Vancampfort et al, (2011) carried out a study to assess randomized controlled trials and evaluate the efficacy of physical therapy for schizophrenic individuals. This study follows the lacking evidence in support of the effectiveness of physical therapy as an equal treatment of schizophrenia. Research suggests that schizophrenia is the fifth leading disability cause worldwide. DSM-IV recognizes that schizophrenia entails positive and negative symptoms that are severe enough to trigger occupational and social dysfunctions. Positive symptoms reveal a distortion or an excess of normal functioning, including hallucinations, delusions and disorganized behavior and speech. Conversely, negative symptoms reveal loss or a reduction of normal functioning. These include social withdrawal, apathy and effective flattening. After the confirmation of schizophrenia, most physicians administer anti-psychotic medication, which blocks dopamine receptors. Frequently, first-generation anti-psychotics, such as haloperidol and fluphenazine, are effective management strategies for psychotic symptoms. However, these drugs cause motor side symptoms. Following this, there has been an introduction of the second-generation drugs such as aripiprazole, amisulpride and risperidone. These drugs less frequently trigger motor side effects. Despite being effective, these drugs’ effectiveness in combating cognitive and negative symptoms is still low. After treatment, most schizophrenic patients continue having persistent symptoms or relapses. This situation facilitated the need for other treatment strategies, especially multimodal care, which includes psychosocial therapies. When used as adjuncts to antipsychotic medications, these therapies eliminate symptoms and augment adherence, life quality and functional outcomes. The psychosocial approaches that are effective in this field include family psycho-education, cognitive behavioral therapy, supported employment, social skill training and assertive community treatment. The study revealed that certain physical therapy interventions, such as continuous muscle strength exercises, yoga, muscle relaxation and aerobics are beneficial in eliminating state anxiety, psychological distress and psychiatric symptoms.
Reddy , et al, (2011) carried out a research to review the structural models that describe the effects of placebo treatment in neuropsychiatric disorders as well as schizophrenia. Past researches suggest that great differences in placebo response among clinical trials may considerably affect conclusions about the efficiency of new treatment in psychiatry. Developing a vigorous placebo model to explain placebo responses is critical in facilitating drug effects quantification as well as guiding the clinical trial designs for psychiatric treatment. Nevertheless, there are high dropout rates in the placebo segment of psychiatric clinical tests (Reddy et al, 2011). Study aimed at reviewing several empirical and semi-mechanistic forms that are useful in quantifying the placebo response in schizophrenic tests. Moreover, the study also reviewed useful placebo models in neuropsychiatric disorders such as Parkinson’s disease, depression and Alzheimer’s disease, to find out that placebo models are useful in clinical treatment of chronic schizophrenia. The study placed considerable importance on understanding dropout patterns and the factors for the dropout, to identify true placebo response. In conclusion, the researchers found that a complete integration of drug response models, disease progression models, covariate models, placebo response models and dropout models facilitates reliable prediction of future model based outcomes in determining the suitable clinical test designs. It is possible to adopt various conceptual, mathematical and statistical approaches to detain different aspects of placebo responses in brain illnesses. The researchers believed that there is a need for placebo response models, disease progression models and dropout models.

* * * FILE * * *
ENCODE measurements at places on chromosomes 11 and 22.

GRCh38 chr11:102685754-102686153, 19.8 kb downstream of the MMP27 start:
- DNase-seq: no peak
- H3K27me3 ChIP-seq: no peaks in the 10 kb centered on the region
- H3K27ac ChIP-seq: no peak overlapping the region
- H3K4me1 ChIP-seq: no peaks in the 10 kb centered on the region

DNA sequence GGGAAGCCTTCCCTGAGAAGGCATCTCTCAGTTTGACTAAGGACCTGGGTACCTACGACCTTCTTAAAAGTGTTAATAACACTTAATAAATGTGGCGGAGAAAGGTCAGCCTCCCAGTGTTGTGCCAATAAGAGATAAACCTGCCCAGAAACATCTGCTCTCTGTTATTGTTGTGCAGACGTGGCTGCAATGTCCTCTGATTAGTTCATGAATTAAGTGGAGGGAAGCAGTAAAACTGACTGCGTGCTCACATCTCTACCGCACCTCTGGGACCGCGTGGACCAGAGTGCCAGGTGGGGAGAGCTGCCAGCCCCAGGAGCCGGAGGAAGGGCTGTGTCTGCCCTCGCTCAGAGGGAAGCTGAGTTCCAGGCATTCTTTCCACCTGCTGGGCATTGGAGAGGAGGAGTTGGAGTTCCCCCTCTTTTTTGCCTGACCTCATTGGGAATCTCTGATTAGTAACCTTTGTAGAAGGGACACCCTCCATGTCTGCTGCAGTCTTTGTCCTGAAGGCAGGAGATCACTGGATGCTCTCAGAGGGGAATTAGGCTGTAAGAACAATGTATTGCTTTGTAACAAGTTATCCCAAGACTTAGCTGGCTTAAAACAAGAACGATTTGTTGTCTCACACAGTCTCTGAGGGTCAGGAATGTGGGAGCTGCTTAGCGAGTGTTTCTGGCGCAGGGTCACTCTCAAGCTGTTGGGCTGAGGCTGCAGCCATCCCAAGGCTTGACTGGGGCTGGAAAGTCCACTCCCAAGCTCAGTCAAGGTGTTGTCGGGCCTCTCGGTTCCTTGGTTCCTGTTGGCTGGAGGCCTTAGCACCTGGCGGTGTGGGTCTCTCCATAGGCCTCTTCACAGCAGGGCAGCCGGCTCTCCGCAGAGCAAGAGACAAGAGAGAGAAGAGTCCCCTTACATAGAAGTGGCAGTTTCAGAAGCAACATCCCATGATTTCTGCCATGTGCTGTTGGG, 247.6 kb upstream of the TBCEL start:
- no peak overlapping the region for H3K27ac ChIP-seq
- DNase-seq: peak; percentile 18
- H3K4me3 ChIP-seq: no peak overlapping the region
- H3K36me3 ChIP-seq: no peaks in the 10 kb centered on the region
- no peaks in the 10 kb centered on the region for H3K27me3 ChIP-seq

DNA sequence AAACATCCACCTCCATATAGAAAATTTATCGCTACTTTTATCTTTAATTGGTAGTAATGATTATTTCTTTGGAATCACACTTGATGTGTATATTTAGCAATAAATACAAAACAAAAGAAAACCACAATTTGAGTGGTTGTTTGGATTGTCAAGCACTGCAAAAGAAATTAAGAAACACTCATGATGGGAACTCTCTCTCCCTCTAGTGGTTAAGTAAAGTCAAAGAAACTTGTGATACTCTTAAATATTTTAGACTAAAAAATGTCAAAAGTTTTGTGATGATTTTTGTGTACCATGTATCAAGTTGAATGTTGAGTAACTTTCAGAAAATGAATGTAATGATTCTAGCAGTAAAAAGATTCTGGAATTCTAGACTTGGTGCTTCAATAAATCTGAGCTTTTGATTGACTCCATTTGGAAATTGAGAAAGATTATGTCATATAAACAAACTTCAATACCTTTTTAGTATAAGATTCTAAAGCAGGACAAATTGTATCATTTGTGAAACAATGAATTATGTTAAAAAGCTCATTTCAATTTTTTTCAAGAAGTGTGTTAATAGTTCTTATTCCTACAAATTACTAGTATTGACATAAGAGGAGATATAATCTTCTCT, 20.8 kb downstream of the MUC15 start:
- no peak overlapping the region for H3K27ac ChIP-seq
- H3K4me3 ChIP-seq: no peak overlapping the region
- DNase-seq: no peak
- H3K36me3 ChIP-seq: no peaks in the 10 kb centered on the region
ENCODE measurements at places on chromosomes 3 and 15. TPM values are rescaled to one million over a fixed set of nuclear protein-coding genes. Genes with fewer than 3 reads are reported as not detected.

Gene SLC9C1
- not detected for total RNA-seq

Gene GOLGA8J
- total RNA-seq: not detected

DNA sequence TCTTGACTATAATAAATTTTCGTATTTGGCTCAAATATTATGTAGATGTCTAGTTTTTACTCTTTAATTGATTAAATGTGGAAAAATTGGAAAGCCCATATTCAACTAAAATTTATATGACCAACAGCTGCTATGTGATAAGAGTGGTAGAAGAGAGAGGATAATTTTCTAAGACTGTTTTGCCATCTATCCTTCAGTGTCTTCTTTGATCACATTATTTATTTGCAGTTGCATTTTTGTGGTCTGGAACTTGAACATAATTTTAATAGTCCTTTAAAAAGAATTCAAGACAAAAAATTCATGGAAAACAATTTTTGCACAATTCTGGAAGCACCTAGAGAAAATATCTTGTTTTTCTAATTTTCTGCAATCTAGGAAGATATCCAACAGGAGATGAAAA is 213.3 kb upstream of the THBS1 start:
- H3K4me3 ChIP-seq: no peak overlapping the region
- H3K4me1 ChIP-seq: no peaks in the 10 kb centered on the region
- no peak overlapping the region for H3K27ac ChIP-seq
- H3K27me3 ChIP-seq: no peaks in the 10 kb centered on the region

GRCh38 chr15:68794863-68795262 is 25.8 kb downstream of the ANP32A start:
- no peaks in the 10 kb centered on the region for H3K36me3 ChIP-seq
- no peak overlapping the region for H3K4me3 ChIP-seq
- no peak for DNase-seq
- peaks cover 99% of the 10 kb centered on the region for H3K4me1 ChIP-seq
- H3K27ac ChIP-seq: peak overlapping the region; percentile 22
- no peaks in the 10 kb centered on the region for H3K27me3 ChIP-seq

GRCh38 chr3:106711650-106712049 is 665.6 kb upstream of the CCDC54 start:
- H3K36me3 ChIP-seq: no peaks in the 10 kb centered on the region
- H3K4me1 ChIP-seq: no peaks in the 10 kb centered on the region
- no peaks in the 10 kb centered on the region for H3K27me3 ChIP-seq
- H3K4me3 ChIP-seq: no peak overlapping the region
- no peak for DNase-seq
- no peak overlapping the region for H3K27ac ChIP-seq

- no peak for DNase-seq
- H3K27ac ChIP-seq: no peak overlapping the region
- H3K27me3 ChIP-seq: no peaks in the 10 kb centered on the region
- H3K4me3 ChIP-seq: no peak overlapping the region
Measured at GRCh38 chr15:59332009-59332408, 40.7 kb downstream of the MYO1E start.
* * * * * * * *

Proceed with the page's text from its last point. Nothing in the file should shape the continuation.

Citrome et al, (2011) carried out a study to examine metabolic viable changes and weight gain following bipolar disorder and schizophrenia treatment with olanzapine. Antipsychotic therapy is the foundation treatment for severe mental diseases. Atypical second generation antipsychotics are closely related to lower circumstances of extra pyramidal symptoms if compared to the first generation. Nevertheless, most patients have reported metabolic changes including diabetes mellitus, impaired glucose metabolism, dyslipidaemia and weight gain. Whereas estimating relative risks may be inconsistent, the correlation between increases in levels of glucose and second-generation antipsychotics seems to be in a continuum. In addition to this, olanzapine appears to have higher association than other antipsychotics. The conclusions reveals that there is a considerable correlation between olanzapine and weight gain. However, other life style factors also contribute to the weight gain. These factors include lack of exercises and increased food intake, which are prevalent among individuals suffering from chronic mental disorders.
In conclusion, schizophrenia is a serious illness that affects individual’s general health, including the ability to relate with others. It is diagnosed using the DSM-IV-TR, and once confirmed, the key treatment strategy is a prescription of anti-psychotic medications. Although these drugs eliminate several psychotic symptoms, they have several side effects, especially on motor control. Following this realization, there has been an introduction of psychosocial therapies including psycho-education and cognitive behavioral therapy. This paper has looked into the treatment of schizophrenia examining several studies that relate to the concept. These studies include research from various individuals relating to treatment using antipsychotics, side effects, psychotherapy effectiveness and structural models describing treatment with placebo treatment. The paper’s analysis follows the consequences of schizophrenia from a movie, Adam, where protagonist displays shizophernic symptoms after the death of his father.